Born Nov. 13, 1893, in Hume, Ill., USA. American biochemist. Member of the National Academy of Sciences of the USA and of the American Academy of Arts and Sciences.
Doisy graduated from the University of Illinois in 1914. He performed research at Harvard Medical School from 1915 to 1917 and taught biochemistry at Washington University from 1919 to 1923. In 1923 he became a professor of biochemistry at St. Louis University. From 1924 to 1965, Doisy was the director of the department of biochemistry at St. Mary’s Hospital. He served as the president of the American Society of Biological Chemists from 1943 to 1945 and of the Society of Experimental Biology and Medicine from 1949 to 1951.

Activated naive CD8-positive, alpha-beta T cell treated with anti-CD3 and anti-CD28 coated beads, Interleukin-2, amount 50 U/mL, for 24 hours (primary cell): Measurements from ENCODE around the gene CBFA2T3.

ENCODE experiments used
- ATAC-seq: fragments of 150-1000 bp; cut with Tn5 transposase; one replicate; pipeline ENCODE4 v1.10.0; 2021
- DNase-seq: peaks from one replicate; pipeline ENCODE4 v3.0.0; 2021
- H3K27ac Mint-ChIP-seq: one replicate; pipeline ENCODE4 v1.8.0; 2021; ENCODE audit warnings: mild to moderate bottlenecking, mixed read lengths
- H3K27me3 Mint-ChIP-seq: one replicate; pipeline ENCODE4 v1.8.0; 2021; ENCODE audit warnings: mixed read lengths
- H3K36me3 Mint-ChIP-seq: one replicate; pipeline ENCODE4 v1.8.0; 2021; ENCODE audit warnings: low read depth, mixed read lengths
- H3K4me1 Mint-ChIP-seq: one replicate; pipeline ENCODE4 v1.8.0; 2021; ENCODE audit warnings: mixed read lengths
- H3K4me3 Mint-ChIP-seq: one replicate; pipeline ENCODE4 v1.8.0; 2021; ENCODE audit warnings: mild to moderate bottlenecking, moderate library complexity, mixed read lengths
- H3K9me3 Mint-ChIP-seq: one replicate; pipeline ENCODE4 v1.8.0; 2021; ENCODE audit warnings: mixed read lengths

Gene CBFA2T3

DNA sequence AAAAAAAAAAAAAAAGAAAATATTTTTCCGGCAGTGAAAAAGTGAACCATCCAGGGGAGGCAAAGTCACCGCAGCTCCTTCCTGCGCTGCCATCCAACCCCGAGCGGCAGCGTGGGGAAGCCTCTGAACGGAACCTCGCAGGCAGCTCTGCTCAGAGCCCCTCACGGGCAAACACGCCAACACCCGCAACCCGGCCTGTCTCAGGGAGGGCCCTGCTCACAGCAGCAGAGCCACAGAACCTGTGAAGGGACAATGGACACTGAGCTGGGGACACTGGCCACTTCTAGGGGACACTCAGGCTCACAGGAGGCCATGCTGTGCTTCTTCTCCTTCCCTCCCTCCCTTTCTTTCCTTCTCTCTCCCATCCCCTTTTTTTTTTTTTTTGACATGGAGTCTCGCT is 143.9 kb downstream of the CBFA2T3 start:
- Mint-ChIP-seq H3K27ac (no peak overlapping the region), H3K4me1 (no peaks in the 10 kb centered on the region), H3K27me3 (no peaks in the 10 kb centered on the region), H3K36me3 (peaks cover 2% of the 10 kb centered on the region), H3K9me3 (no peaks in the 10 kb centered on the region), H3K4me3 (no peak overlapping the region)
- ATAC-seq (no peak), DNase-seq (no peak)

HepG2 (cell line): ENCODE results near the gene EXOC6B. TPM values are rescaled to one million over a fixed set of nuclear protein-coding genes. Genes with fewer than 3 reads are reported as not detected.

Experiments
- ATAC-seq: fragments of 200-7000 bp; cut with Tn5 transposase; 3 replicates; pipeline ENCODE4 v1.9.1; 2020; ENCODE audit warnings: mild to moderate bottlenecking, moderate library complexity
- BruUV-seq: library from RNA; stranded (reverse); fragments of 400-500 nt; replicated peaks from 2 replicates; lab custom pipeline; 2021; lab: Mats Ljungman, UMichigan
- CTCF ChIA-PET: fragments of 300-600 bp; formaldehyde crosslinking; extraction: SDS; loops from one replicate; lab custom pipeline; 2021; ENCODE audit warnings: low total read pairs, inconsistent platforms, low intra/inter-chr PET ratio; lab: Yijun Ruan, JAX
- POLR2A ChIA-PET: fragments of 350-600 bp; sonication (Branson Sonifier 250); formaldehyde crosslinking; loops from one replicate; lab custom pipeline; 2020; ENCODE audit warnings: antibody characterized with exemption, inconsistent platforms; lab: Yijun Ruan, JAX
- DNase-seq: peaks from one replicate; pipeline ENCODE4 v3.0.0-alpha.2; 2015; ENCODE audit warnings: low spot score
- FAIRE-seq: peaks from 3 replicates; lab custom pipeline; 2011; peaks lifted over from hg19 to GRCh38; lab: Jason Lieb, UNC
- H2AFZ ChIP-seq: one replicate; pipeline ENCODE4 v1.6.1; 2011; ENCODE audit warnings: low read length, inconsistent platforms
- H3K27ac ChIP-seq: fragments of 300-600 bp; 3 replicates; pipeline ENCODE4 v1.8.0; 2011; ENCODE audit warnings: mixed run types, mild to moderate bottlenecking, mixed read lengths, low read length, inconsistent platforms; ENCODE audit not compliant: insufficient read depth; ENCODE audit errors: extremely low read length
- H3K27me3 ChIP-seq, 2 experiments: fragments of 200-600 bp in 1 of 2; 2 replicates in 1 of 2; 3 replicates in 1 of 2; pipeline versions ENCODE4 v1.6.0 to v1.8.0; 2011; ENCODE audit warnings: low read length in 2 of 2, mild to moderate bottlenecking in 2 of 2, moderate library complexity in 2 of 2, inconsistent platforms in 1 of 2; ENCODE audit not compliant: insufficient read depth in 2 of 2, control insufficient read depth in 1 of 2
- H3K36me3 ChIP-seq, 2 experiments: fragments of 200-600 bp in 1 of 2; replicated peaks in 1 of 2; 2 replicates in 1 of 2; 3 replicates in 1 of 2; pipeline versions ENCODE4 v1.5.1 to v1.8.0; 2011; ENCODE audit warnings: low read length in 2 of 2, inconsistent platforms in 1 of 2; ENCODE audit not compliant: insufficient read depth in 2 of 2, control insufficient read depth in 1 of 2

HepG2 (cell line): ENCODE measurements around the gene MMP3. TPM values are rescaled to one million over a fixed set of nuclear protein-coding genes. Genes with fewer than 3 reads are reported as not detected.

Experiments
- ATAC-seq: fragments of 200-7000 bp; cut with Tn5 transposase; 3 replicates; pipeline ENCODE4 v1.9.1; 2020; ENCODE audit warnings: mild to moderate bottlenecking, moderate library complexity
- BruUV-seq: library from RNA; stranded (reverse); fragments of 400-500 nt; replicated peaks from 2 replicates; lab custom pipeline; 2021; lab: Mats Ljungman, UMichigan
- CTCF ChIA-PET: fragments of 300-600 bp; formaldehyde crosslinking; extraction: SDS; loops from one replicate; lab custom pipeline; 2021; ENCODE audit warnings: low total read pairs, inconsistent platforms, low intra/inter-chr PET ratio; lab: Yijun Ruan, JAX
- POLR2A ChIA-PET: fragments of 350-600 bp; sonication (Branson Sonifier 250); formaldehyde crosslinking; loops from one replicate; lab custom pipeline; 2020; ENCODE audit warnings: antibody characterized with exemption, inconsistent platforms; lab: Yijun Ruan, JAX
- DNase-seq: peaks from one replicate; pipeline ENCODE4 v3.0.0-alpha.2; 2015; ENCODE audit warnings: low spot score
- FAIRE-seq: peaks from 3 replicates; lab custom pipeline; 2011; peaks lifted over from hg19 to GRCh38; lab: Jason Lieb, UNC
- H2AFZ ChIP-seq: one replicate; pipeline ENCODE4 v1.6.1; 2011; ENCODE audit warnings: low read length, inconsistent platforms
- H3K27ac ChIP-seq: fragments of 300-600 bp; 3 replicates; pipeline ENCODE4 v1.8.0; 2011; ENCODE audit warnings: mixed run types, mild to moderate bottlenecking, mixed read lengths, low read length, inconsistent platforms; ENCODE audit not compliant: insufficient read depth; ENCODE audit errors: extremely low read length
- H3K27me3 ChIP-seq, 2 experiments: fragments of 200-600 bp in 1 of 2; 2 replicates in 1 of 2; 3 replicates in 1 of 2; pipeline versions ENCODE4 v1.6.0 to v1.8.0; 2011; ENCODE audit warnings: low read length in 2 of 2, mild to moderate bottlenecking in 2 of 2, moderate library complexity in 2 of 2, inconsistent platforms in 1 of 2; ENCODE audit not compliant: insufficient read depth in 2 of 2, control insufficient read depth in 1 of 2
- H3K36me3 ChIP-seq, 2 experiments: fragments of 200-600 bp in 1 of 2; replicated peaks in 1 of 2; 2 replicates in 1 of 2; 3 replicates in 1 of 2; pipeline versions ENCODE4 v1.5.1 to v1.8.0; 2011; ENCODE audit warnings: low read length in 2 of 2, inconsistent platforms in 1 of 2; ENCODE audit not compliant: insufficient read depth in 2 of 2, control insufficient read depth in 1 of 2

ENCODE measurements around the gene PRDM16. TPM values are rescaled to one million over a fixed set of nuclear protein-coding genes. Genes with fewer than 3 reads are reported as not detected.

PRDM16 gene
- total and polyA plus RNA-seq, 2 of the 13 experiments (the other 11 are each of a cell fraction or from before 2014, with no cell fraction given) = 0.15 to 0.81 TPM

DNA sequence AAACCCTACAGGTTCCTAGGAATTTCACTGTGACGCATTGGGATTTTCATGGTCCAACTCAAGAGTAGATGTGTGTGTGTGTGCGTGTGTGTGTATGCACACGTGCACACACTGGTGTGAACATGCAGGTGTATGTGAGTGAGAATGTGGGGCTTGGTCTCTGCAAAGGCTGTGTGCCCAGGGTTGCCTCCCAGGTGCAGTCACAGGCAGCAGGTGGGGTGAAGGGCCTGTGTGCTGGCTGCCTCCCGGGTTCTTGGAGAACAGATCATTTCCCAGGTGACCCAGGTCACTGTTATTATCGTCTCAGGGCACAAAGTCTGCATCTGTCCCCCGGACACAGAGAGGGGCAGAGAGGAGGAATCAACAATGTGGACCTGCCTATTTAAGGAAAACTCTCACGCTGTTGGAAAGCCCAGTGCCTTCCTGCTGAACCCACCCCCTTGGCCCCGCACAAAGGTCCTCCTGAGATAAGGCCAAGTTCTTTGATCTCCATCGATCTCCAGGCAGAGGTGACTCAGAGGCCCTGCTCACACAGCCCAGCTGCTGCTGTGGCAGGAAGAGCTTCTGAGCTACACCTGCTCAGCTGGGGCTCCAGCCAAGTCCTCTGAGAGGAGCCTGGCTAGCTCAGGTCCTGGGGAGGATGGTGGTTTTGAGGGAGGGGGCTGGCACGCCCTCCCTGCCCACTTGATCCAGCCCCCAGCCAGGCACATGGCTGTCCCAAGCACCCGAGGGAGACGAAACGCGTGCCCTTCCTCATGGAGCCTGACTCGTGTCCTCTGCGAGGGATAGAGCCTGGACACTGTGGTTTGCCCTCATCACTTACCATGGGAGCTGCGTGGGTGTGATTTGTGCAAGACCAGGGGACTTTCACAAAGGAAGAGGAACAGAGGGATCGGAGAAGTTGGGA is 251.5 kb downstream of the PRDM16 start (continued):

Doisy’s principal works deal with the metabolism of insulin, bile acids, and steroids and with the isolation and purification of vitamin K. He was the first to isolate a number of female sex hormones in crystalline form. Doisy received a Nobel Prize in 1943.